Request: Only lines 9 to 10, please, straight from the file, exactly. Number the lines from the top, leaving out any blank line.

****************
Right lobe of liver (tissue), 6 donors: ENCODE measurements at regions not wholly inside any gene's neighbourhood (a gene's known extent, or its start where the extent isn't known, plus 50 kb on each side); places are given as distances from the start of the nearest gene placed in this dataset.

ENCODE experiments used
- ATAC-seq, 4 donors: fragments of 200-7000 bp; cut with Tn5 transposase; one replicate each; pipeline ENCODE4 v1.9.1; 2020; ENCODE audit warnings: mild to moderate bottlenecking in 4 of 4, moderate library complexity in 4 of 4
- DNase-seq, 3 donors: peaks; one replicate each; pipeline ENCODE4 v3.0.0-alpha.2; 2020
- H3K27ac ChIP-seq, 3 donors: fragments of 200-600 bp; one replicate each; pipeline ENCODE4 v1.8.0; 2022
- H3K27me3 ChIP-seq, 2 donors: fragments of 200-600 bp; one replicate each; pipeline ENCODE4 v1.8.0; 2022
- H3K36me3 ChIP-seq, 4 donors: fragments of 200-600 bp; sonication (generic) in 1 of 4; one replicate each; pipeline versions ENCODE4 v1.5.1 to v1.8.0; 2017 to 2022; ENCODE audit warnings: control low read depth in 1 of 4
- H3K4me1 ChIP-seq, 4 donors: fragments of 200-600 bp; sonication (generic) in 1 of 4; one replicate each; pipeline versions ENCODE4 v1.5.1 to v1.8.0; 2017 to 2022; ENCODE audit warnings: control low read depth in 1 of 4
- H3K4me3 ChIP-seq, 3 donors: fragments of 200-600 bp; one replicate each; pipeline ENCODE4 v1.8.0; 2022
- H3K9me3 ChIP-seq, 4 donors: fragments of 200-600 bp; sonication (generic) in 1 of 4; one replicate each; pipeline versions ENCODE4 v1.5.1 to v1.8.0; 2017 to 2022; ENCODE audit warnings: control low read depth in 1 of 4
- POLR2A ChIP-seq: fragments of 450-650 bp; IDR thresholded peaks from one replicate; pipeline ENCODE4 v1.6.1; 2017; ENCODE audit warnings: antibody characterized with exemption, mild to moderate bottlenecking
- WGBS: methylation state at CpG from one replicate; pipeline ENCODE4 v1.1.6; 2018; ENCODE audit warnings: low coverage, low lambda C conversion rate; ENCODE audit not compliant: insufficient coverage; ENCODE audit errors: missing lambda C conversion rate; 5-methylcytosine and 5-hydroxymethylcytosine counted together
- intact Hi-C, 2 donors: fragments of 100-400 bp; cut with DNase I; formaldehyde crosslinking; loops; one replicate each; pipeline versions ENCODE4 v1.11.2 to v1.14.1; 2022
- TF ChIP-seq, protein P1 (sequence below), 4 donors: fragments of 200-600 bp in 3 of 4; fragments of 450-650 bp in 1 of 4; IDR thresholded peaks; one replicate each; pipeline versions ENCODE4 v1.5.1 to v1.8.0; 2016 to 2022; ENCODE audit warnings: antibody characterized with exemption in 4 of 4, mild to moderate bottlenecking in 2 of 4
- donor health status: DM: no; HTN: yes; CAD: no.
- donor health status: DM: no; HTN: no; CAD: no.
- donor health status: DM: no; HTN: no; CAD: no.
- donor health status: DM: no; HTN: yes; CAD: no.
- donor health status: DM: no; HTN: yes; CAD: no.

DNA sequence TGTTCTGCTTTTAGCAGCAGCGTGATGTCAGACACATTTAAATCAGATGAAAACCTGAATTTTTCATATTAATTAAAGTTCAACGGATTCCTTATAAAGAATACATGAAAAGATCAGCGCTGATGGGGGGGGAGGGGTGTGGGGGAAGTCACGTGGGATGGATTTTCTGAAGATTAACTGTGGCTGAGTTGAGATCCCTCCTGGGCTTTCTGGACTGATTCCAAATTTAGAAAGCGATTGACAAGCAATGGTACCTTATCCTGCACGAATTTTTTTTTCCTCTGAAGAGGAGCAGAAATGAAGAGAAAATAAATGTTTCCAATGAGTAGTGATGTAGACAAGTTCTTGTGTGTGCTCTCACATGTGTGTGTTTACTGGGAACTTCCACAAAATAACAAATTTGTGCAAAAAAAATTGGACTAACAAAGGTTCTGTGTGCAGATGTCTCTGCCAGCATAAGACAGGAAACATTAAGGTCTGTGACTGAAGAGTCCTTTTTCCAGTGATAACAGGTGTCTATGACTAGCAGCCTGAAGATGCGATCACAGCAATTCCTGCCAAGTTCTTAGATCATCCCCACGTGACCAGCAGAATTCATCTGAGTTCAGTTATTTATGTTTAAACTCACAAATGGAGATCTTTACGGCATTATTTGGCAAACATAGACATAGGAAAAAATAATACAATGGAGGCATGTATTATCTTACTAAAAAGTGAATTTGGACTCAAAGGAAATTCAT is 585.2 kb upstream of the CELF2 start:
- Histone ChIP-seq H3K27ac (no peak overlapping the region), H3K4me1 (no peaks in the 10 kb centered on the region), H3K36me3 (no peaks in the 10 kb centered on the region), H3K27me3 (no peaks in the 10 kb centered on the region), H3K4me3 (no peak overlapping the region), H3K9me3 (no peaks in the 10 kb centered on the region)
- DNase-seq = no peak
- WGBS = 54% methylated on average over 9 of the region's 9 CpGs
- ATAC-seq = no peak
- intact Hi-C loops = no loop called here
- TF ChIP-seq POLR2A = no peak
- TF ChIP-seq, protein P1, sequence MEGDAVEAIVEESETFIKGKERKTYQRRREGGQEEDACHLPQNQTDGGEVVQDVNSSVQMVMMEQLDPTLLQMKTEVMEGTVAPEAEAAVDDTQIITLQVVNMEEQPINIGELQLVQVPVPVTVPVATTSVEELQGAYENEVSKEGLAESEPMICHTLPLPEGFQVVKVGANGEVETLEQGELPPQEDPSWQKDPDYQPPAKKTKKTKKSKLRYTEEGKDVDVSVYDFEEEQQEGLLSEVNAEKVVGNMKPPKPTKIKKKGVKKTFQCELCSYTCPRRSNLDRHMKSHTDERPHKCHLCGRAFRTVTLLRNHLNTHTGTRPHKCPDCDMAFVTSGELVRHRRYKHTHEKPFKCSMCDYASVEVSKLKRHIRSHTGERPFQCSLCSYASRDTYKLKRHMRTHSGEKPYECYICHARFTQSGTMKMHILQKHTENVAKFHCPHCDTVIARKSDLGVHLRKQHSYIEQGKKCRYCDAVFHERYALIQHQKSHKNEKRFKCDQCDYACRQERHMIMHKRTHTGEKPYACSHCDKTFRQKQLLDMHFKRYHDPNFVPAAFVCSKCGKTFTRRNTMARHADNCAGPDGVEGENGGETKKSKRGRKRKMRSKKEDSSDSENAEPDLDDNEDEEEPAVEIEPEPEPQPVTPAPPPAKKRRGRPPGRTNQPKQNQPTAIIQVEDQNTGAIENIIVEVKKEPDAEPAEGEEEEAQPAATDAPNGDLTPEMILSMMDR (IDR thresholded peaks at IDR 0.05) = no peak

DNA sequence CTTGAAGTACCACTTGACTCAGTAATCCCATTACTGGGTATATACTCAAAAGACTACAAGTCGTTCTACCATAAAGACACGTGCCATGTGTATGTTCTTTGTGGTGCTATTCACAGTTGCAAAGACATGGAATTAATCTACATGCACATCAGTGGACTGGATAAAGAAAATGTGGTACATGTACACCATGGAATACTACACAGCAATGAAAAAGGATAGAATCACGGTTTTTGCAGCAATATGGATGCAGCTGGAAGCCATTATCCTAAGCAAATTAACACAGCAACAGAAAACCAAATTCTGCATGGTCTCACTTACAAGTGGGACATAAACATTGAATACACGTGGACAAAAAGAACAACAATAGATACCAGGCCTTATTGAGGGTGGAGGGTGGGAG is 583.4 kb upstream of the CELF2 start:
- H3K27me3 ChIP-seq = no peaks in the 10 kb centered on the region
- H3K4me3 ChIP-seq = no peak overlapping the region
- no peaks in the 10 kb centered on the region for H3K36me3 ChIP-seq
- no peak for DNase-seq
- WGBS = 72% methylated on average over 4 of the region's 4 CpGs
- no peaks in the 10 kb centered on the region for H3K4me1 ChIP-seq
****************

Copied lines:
- H3K4me3 ChIP-seq, 3 donors: fragments of 200-600 bp; one replicate each; pipeline ENCODE4 v1.8.0; 2022
- H3K9me3 ChIP-seq, 4 donors: fragments of 200-600 bp; sonication (generic) in 1 of 4; one replicate each; pipeline versions ENCODE4 v1.5.1 to v1.8.0; 2017 to 2022; ENCODE audit warnings: control low read depth in 1 of 4